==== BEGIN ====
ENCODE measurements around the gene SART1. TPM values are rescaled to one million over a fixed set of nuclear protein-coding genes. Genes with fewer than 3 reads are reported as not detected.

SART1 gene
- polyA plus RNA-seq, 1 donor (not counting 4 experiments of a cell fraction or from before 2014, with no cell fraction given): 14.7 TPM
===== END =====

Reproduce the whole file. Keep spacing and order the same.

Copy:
ENCODE measurements around the gene SART1. TPM values are rescaled to one million over a fixed set of nuclear protein-coding genes. Genes with fewer than 3 reads are reported as not detected.

SART1 gene
- polyA plus RNA-seq, 1 donor (not counting 4 experiments of a cell fraction or from before 2014, with no cell fraction given): 14.7 TPM